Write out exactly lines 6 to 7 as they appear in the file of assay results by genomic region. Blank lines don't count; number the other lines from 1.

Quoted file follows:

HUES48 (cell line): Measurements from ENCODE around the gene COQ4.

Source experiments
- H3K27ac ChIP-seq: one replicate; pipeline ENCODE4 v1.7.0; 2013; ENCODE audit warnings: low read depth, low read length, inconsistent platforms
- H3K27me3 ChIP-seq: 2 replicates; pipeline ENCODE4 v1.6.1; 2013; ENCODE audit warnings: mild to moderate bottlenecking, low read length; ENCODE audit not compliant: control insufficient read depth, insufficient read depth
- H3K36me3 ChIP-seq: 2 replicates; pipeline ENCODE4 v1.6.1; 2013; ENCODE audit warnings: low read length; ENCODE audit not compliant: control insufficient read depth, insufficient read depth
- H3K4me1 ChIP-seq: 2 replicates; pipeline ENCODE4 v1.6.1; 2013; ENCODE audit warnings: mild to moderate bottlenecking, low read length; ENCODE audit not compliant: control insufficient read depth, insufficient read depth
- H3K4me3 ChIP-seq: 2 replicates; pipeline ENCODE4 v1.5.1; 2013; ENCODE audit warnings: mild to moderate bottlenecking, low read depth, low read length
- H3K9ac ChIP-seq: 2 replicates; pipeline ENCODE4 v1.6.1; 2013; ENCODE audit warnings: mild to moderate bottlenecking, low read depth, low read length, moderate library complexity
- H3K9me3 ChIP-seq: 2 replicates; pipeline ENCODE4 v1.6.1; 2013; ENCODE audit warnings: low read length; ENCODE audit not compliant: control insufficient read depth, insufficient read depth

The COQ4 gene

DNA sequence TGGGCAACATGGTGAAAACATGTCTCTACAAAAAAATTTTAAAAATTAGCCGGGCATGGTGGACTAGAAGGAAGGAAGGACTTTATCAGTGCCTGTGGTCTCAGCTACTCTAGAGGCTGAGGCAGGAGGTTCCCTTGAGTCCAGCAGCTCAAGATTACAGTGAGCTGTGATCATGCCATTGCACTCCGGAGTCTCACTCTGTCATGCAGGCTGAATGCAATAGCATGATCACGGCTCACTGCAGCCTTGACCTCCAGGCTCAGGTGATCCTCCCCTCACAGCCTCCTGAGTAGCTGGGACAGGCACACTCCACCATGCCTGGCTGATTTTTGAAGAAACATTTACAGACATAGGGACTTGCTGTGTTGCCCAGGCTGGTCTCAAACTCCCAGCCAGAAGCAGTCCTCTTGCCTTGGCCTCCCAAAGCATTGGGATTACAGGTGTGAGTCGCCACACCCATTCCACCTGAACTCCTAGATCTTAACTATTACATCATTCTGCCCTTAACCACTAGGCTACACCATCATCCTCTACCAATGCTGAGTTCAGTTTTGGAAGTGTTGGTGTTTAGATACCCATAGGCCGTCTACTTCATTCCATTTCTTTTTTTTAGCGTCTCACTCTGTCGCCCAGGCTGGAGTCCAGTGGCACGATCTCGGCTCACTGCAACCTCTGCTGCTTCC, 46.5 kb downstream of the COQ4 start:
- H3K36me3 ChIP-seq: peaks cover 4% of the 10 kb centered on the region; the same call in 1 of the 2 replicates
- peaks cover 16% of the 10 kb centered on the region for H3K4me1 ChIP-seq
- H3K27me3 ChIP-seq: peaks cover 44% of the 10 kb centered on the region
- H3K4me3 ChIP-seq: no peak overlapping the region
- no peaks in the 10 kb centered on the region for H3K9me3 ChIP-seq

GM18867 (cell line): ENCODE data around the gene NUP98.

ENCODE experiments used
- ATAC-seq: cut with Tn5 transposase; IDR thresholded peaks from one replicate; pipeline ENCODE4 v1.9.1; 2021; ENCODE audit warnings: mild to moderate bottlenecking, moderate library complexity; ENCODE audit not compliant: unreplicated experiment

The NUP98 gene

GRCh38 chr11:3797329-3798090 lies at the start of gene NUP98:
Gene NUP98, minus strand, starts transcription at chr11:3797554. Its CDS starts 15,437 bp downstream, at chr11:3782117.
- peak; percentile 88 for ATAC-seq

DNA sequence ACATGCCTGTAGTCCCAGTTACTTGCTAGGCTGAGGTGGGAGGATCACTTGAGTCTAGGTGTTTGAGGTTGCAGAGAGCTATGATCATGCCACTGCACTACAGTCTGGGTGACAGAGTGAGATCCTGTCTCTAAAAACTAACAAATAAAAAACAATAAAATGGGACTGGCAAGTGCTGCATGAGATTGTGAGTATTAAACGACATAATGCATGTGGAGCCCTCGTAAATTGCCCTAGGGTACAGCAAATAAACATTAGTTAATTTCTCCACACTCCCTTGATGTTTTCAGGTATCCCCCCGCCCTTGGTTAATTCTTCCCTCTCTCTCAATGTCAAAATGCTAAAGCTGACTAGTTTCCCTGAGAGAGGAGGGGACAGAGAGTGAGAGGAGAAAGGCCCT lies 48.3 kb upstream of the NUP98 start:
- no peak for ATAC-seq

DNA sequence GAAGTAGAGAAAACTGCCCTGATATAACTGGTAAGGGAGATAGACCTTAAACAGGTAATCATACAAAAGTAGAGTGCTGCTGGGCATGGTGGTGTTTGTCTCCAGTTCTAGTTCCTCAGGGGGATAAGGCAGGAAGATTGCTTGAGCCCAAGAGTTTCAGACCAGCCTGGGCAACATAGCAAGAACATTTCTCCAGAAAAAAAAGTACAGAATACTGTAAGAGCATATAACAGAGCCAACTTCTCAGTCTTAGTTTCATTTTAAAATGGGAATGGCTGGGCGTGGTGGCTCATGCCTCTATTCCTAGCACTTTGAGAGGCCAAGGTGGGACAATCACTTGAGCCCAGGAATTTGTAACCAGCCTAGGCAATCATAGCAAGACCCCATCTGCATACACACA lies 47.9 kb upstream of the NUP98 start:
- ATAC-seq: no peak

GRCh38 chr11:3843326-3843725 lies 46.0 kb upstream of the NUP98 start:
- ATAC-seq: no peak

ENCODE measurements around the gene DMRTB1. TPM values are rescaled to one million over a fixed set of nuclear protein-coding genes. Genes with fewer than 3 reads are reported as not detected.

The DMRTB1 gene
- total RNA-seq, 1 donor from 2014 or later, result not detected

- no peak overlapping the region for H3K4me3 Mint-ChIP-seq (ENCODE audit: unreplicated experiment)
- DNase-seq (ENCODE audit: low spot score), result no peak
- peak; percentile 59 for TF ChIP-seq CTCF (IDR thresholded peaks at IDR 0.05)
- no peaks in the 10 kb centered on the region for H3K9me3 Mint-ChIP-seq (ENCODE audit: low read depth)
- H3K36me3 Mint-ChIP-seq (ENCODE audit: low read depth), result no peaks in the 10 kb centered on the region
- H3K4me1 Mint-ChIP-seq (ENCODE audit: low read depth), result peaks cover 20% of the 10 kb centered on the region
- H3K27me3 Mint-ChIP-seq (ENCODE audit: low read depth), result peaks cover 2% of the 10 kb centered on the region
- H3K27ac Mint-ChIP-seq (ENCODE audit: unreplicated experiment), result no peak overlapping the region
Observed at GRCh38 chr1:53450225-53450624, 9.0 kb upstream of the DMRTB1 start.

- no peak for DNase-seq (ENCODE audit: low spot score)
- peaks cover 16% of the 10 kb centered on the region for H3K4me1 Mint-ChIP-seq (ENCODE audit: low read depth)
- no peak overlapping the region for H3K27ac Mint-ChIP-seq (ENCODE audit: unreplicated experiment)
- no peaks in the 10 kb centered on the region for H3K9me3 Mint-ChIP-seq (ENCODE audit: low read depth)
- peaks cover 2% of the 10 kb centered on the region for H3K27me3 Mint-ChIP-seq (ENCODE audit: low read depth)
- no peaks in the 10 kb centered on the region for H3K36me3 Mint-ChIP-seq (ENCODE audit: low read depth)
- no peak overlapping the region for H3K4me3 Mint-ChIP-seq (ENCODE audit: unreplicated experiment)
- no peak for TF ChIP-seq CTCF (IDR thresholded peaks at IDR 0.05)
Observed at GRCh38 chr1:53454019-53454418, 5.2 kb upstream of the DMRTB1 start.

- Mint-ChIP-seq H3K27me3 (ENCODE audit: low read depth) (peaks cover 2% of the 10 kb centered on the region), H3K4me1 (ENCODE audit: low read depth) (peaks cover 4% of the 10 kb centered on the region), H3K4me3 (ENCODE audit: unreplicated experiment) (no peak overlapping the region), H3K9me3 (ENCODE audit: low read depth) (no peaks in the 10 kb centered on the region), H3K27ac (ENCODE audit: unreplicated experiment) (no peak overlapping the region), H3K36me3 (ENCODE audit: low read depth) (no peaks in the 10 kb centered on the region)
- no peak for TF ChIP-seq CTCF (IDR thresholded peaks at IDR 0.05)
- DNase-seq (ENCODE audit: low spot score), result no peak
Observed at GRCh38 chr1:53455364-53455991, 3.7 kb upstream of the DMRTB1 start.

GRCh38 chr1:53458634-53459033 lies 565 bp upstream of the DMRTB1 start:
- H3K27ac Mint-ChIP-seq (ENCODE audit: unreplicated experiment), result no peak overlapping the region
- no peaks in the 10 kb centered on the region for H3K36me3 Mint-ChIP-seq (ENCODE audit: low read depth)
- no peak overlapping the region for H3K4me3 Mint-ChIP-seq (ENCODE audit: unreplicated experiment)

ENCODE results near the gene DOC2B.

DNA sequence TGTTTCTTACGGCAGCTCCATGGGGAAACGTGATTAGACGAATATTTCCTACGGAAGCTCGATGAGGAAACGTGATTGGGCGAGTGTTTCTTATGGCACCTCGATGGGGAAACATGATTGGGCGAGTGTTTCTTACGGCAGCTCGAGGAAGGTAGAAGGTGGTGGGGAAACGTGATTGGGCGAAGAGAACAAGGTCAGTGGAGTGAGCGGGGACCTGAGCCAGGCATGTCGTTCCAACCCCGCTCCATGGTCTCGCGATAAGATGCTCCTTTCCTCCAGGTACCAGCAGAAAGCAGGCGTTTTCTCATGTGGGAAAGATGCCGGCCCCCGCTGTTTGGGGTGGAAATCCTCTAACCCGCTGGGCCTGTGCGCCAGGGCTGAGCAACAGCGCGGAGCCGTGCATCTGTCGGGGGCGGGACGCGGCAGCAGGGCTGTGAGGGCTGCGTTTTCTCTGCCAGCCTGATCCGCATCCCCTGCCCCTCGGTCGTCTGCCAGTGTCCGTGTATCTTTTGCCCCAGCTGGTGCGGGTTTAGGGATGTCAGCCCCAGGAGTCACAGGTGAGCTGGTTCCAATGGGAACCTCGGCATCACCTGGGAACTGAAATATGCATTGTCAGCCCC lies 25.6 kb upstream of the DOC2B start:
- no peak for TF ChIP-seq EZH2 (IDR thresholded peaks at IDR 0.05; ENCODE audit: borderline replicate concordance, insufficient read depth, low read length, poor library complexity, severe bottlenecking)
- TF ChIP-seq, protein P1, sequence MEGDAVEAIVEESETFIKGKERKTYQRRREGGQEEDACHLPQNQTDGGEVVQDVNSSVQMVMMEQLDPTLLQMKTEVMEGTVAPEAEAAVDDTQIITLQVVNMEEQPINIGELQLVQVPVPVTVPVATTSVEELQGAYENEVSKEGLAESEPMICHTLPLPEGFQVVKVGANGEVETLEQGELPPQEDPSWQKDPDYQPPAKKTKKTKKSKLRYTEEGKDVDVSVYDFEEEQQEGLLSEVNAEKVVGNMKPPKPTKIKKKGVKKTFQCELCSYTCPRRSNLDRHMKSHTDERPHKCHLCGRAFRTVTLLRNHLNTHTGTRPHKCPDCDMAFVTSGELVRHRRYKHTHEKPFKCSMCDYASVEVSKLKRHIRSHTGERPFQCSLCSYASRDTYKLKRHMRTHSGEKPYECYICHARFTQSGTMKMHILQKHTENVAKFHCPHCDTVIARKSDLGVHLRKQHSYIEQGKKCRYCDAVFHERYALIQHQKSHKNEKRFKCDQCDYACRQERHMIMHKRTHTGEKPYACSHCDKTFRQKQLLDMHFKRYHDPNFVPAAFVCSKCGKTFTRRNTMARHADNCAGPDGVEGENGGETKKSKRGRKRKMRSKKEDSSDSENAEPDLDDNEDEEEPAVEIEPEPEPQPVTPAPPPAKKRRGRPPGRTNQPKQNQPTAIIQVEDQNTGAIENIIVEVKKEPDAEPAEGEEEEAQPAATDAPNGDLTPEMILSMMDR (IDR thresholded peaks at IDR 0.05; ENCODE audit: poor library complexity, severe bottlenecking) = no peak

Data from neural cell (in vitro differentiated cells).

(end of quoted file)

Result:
- H3K4me1 ChIP-seq: 2 replicates; pipeline ENCODE4 v1.6.1; 2013; ENCODE audit warnings: mild to moderate bottlenecking, low read length; ENCODE audit not compliant: control insufficient read depth, insufficient read depth
- H3K4me3 ChIP-seq: 2 replicates; pipeline ENCODE4 v1.5.1; 2013; ENCODE audit warnings: mild to moderate bottlenecking, low read depth, low read length